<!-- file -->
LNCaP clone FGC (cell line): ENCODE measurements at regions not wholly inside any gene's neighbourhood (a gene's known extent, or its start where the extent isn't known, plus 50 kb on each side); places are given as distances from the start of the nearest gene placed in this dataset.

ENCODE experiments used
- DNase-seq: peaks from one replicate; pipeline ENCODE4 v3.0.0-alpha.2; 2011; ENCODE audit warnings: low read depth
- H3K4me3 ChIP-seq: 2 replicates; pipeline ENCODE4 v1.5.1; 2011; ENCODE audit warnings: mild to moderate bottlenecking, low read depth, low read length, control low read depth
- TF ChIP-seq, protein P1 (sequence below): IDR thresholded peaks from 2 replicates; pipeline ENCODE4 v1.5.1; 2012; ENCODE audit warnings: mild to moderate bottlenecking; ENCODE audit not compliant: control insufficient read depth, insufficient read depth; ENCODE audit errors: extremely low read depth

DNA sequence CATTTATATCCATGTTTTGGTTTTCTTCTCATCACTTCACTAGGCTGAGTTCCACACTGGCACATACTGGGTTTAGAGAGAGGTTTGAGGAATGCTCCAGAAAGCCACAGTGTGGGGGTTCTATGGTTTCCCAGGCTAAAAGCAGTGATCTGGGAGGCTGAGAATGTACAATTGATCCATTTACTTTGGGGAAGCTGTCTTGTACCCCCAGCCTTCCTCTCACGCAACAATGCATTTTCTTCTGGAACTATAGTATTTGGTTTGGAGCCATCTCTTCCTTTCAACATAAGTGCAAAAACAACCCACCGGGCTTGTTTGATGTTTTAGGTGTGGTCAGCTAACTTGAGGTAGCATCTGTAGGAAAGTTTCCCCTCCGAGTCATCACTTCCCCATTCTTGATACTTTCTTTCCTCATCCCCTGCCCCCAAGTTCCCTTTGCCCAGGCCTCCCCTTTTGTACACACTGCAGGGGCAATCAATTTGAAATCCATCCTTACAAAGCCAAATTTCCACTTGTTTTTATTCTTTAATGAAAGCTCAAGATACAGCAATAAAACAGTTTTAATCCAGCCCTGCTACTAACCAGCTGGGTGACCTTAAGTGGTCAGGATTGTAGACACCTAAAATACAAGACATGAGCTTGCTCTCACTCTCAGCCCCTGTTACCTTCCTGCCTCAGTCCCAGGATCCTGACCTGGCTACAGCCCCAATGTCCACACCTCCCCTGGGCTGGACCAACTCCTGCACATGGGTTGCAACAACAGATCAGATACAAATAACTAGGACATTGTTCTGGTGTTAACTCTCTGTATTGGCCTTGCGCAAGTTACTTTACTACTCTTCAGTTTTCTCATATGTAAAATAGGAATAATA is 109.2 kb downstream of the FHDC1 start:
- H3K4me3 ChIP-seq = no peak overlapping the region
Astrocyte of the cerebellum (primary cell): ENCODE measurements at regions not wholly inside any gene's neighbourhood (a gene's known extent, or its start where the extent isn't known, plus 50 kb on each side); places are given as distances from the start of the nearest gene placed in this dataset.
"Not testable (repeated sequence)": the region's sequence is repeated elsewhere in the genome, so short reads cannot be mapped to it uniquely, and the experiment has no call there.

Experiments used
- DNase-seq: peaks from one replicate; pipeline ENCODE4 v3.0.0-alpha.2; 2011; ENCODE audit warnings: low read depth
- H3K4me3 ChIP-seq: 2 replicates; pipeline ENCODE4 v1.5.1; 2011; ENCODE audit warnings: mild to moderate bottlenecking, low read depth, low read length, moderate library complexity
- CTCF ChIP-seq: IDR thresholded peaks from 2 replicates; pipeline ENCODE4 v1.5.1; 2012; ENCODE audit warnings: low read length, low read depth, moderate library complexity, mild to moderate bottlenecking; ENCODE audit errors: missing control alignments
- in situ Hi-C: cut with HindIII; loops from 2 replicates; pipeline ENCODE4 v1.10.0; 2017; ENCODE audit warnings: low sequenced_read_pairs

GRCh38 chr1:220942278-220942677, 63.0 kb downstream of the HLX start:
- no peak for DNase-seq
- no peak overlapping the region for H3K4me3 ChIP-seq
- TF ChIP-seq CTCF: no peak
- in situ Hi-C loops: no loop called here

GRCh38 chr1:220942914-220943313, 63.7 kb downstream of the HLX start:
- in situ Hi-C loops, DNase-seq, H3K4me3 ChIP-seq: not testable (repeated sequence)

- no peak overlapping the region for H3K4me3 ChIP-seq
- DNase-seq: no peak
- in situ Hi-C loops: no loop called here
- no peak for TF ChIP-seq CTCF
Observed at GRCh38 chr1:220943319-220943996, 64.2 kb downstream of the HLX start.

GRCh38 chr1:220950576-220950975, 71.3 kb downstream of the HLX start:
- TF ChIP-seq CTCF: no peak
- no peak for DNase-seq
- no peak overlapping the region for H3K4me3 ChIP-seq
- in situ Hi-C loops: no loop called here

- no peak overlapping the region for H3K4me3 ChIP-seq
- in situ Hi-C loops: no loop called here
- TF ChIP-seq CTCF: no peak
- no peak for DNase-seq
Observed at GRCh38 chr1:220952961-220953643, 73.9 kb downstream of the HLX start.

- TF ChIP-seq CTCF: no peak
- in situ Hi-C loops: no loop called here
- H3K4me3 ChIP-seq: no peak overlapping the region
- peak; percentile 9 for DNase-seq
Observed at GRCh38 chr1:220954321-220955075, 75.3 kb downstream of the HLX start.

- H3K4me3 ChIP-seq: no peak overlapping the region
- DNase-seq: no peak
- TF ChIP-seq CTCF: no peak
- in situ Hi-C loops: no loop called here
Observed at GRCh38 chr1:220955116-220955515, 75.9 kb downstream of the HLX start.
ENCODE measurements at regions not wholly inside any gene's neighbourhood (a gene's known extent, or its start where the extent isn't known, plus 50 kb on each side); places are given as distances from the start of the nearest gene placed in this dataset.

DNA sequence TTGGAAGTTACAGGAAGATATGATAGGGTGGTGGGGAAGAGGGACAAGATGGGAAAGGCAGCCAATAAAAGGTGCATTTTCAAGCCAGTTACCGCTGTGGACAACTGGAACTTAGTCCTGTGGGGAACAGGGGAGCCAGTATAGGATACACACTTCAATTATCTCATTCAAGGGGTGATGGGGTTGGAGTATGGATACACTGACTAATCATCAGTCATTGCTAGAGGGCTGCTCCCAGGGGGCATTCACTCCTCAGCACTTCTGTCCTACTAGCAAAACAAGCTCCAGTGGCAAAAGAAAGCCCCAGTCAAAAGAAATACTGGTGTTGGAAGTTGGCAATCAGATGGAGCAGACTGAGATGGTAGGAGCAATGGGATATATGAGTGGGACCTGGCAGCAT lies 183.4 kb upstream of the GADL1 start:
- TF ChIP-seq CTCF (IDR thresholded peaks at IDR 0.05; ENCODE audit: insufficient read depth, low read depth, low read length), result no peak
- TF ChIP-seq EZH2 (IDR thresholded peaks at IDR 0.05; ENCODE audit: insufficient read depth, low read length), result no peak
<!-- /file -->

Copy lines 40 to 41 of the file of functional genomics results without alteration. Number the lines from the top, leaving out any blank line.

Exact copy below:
- peak; percentile 9 for DNase-seq
Observed at GRCh38 chr1:220954321-220955075, 75.3 kb downstream of the HLX start.